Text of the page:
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87 Jim Rygiel Visual Effect s Supervisor American 13:09 and you sort of treat each one of these guys as sort of an individual character 13:11 these guys as sort of an individual character ra ther than this group. Peter Jackson Writer/ Direct or/ Producer New Zealander 15:17 you end up with this sort of relatively realistic -looking fighting 16:32 And they all kind of fled the battlefield. 18:25 and then put ting all these guys kind of way into the distance. Wayne Stables WETA 3D Sequence Lead ? 20:07 As things sort of went from the mid to the far background 20:42 and we had to sort of put that sort of 3-D Helms Deep going back down there. 20:44 that sort of 3-D Helms Deep going back down there. Peter Jackson Writer/ Direct or/ Producer New Zealander 21:41 That big hole in the wall shouldnt be there so can we kind of patch up that hole? 21:47 They sort of looked at me like I was mad, because I said, We need this Wayne Stables WETA 3D Sequence Lead ? 23:04 I have ever seen, eith er before or since, that sort of matches the scope of it. Peter Jackson Writer/ Direct or/ Producer New Zealander 23:54 They would be sending the images down the Net, over this sort of Internet 24:03 It sounds like somebody sort of driving in a little car down a pipe 25:11 the WETA images for the Two Towers kind of like in his jacket. 26:01 made the meetings more efficient in a funny kind of a way. *? John Labrie WETA Systems Architect American 27:04And just what sort of things are gonna be expected from WETA. Editorial: Refining the Script 21:53 Peter Jackson Writer/ Director/ Produ cer New Zealander Mike Horton Editor ? Jabez Olssen Additional Editor New Zealander? Rick Porras Producer American Elijah Wood Frodo American Barrie M. Osborne Producer American Mark Ordesky Executive Producer American Jamie Selkirk Co-producer New Zealander Peter Doyle Supervising Digita l Colorist New Zealander? Rick Porras Producer American 4:44 and it ends and Frodo kind of likewakes up from this dream. Peter Jackson Writer/ Director/ Produ cer New Zealander 5:05 We sort of wanted to have a prologue in the middl e, rather than at the beginning. 5:16 this rather strange telepathic kind of connection with Galadriel. Rick Porras Producer American 7:16 and youve got constant sort of drudgery, working your way through landscape Peter Jackson Writer/ Director/ Produ cer New Zealander 7:45 He reminds me of the sort of --you know, committee man.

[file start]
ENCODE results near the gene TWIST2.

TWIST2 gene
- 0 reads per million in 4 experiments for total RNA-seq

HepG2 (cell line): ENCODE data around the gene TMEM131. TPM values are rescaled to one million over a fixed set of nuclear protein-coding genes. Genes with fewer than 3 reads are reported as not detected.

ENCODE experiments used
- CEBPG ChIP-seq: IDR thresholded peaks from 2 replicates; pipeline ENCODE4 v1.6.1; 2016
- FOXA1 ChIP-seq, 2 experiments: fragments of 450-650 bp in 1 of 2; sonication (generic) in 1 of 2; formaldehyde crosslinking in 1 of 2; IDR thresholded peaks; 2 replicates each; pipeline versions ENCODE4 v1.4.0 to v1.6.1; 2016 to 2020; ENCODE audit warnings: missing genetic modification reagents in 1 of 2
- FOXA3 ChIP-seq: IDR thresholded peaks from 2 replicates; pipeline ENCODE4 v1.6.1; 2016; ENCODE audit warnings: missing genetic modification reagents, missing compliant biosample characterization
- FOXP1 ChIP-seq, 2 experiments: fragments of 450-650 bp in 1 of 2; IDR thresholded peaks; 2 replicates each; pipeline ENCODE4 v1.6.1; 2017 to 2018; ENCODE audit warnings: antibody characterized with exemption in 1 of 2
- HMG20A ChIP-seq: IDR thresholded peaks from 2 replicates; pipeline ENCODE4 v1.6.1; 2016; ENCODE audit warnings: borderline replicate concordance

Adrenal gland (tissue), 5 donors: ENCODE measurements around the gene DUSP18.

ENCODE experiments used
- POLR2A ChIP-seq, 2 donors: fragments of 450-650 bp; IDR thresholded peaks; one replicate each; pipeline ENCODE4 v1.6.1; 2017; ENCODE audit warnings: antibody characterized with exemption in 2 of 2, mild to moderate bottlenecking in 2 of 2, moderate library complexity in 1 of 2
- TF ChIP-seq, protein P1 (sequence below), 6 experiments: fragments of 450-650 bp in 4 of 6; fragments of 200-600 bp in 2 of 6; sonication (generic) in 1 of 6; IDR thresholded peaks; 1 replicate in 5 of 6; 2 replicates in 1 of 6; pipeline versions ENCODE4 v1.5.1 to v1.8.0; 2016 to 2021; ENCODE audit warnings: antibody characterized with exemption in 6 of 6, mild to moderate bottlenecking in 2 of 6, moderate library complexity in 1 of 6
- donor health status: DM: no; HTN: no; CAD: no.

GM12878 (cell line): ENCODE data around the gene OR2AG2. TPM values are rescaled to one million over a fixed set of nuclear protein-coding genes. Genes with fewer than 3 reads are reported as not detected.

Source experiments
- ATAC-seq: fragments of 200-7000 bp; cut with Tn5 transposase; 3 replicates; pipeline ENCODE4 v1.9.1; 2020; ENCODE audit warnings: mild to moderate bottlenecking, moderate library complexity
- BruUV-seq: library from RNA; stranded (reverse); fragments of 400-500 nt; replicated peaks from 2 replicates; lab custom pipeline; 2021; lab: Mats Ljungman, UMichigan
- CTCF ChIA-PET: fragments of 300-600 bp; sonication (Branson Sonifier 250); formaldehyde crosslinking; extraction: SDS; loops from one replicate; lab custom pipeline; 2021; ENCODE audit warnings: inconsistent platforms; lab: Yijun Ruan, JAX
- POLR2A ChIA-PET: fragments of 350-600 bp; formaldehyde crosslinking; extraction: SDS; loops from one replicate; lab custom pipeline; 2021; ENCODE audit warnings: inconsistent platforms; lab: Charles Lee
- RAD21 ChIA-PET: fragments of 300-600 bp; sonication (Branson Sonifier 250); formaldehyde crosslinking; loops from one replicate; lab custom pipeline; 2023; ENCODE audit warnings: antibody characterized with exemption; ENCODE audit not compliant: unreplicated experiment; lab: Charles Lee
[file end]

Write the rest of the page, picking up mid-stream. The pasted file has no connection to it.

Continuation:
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88 10:53 We just sort of created this map moment from sort of nothing, really. 10:55 from sort of nothing, really. 13:03 If its a global, stra tegic kind of purpose, youre tr ying to defend your castle 14:39 It sort of -There seemed to be a natural conclusion to th e film, you know: Jamie Selkirk Co-producer New Zealander 15:02 We had sort of a basis of a cut of the film but it was not really sort of this 15:06 but it was not really sort of this Mark Ordesky Executive Producer American 18:31 My sort of -my head vanished into my neck and shoulders because I 18:34 because I was just so sort of guarded, you know. Peter Jackson Writer/ Director/ Produ cer New Zealander 19:40 I sort of have this philosophy that nothings ever perfect 20:40 Just kind of sit back and try and be critical and just say: 21:21and I kind of go along, and I sit and l ook at this thing 21:27 I think whoever made this film should sort of, you know 21:35 total innocent sort of lack of knowledge Music and Sound Music for Middle-Earth 25:15 Paul Broucek Executive Music Producer, NLC American ? Howard Shore Composer Canadian Peter Jackson Writer/ Director/ Pr oducer New Zealander Philippa Boyens Writer New Zealander David Salo Tolkien Language Translator American John Kuklander Score Engineer ? Rick Porras Producer American Barrie M. Osborne Producer American Peter Jackson Writer/ Director/ Pr oducer New Zealander :58 We want there to be a build and a progression so its like a sort of opera 6:23 To have this thudding, throbbi ng, percussive kind of music Paul Broucek Executive Music Producer, NLC American ? 9:51 after Aragor n has fallen off the cliff, and he kind of comes to. 10:26 Elizabeth Frasers s ound in the Cocteau Twins was kind of what we were after. Philippa Boyens Writer New Zealander 12:20 It was kind of like one of those moments when she said: Howard Shore Composer Canadian 14:22 so youre both sort of working together to tell the story. Peter Jackson Writer/ Director/ Pr oducer New Zealander 14:42 I talk in that sort of language. 15:44 Youd sort of be holding a note on Gollum, similar to Frodo. 15:46 Its just this sort of sort of .. 15:52 Frodo kind of accepts it. Rick Porras Producer American